Thursday, December 27, 2012

The Italian Paradox on Refugees -

The Italian Paradox on Refugees

ROME — The abandoned building on the outskirts of Rome, colloquially known as the Salaam Palace, was once a sparsely populated shelter where new arrivals from Africa — fleeing war, persecution and economic turmoil — squatted to create their own refuge.

Over the years, scattered mattresses were joined by sloppily plastered plywood walls, slapdash doors and scavenged furniture. Today an irregular warren of cubbyholes includes a small restaurant and a common room. On a recent cold afternoon, a hammer clinked as a bathroom was added to a one-room home where an oven door was left open for heat.

Today more than 800 refugees inhabit Salaam Palace, and its dilapidation and seeming permanence have become a vivid reminder of what its residents and others say is Italy's failure to assist and integrate those who have qualified for asylum under its laws.

Salaam Palace and an expanding population in shantytowns elsewhere in Italy are the result of what refugee agencies say is an Italian paradox surrounding asylum seekers here. The country has a good record of granting asylum status, but a disgraceful follow-through, they say, characterized by an absence of resources and a neglect that adds unnecessary hardship to already tattered lives and is creating a potential tinderbox for social unrest.

"Italy is quite good when in the asylum procedure, recognizing 40 percent, even up to 50 percent of applicants in some years," said Laura Boldrini, the spokeswoman in Italy for the U.N. high commissioner for refugees. "What is critical is what comes after."

Italy has only about 3,150 spots in its state-funded asylum protection system, where refugees receive government assistance. Waiting lists are astronomical. "If you're not lucky to get one of those, you're on your own," Ms. Boldrini said. "You have to find a way to support yourself, learn the language, get a house and a job."

That has certainly been the experience of those in Salaam Palace. Some have been living in the abandoned university building since early 2006, when it was occupied by a group of refugees with the help of an organized squatters' association.

Most fled a life of war and hardship in Sudan and the Horn of Africa. Nearly all have refugee status, or some form of protection, but they have been unable to find steady work in Rome. Italy's economic crisis has made the challenge all the harder.

"We escaped one war to find another kind of war — 800 people crammed in a palazzo," said Yakub Abdelnabi, a resident of Salaam Palace who left Sudan in 2005.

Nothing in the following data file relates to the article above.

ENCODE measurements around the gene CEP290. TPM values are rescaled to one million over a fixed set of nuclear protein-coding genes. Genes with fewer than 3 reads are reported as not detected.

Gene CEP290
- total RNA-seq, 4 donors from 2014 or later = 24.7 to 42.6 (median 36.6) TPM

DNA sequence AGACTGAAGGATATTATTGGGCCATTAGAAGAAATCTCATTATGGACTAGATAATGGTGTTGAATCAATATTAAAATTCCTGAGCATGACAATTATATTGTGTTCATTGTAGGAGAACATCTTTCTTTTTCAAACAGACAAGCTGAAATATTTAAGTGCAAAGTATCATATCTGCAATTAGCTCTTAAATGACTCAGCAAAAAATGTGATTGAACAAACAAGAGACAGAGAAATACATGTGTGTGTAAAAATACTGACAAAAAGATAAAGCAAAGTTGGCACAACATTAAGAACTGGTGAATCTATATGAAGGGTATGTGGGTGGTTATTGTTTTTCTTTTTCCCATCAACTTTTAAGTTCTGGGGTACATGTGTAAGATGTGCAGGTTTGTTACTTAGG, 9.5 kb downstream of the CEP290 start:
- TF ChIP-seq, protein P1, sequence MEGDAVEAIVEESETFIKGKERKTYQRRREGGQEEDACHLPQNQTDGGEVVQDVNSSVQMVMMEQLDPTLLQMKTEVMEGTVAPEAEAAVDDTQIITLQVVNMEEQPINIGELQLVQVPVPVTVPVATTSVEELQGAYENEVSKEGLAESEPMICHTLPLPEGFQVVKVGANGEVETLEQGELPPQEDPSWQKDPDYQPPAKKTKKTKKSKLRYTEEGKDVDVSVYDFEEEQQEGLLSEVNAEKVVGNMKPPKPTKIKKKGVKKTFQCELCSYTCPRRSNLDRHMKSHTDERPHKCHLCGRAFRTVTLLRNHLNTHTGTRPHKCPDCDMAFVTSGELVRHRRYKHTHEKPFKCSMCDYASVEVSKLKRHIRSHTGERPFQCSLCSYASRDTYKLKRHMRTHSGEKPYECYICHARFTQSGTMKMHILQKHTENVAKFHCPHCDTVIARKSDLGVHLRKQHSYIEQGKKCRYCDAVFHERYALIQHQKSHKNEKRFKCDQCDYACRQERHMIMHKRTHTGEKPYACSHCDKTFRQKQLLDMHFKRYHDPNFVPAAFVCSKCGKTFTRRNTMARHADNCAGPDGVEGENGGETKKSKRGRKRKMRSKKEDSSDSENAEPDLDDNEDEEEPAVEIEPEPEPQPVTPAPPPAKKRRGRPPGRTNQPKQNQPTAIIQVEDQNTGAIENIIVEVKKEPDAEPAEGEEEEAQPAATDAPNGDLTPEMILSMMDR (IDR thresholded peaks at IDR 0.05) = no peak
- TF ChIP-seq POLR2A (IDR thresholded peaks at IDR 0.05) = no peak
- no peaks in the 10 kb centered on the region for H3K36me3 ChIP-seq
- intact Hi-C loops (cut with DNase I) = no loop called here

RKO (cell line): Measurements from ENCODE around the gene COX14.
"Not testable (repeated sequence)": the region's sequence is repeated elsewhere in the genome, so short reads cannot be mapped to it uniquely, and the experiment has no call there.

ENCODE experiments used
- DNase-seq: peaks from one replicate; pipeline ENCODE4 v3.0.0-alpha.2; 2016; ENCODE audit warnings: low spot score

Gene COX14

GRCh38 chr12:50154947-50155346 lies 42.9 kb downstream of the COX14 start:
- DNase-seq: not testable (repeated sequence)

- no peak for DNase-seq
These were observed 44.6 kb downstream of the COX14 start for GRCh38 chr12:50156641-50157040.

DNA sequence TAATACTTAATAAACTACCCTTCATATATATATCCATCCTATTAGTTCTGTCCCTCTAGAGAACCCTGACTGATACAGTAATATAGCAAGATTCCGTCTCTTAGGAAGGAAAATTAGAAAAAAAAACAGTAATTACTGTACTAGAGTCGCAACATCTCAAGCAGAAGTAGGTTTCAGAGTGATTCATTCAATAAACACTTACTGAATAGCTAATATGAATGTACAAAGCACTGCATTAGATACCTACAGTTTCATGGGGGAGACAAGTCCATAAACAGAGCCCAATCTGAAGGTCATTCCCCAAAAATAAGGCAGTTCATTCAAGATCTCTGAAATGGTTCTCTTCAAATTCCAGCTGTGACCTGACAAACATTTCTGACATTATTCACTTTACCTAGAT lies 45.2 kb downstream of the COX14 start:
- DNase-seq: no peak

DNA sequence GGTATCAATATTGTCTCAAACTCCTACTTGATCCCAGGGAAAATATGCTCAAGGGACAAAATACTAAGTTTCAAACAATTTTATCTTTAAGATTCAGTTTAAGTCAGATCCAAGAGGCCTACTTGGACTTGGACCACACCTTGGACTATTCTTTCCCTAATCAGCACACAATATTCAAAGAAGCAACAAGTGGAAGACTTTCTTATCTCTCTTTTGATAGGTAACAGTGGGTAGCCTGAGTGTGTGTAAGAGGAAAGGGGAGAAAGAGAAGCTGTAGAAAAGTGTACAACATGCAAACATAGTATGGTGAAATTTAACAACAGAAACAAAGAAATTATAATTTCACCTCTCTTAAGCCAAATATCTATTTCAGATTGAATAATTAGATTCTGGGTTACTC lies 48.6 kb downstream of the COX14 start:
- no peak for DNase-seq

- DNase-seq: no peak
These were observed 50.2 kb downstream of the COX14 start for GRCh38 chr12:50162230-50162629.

Last summer, the Council of Europe commissioner for human rights, Nils Muiznieks, visited Salaam Palace and was struck by the "destitute conditions" of its residents and "the near absence of an integration framework" for refugees in Italy, according to a report issued in September.

Mr. Muiznieks "witnessed the shocking conditions in which the men, women and children were living in this building, such as one shower and one toilet shared by 250 persons," the report said.

Apart from volunteers, the residents had "no guidance" in finding work, going to school or dealing with administrative burdens. "This has effectively relegated these refugees or other beneficiaries of international protection to the margins of society, with little prospect of improvement in their situation," the report said.

To grant access to social assistance, the local authorities often demand documents that are impossible for the refugees to obtain. Occasional government-financed projects designed to remedy the situation have had negligible impact, residents said.

Though immigrants have access to medical care, many are leery of navigating the labyrinthine national health system, which is why on a blustery December day medical students had volunteered to provide flu shots to some residents of the Salaam Palace in an improvised health clinic, amid cigarette butts and empty beer bottles.

"This is the worst time of the year, when the risk of epidemic is high," said Dr. Donatella D'Angelo, president of a volunteer association that provides weekly health care at Salaam Palace.

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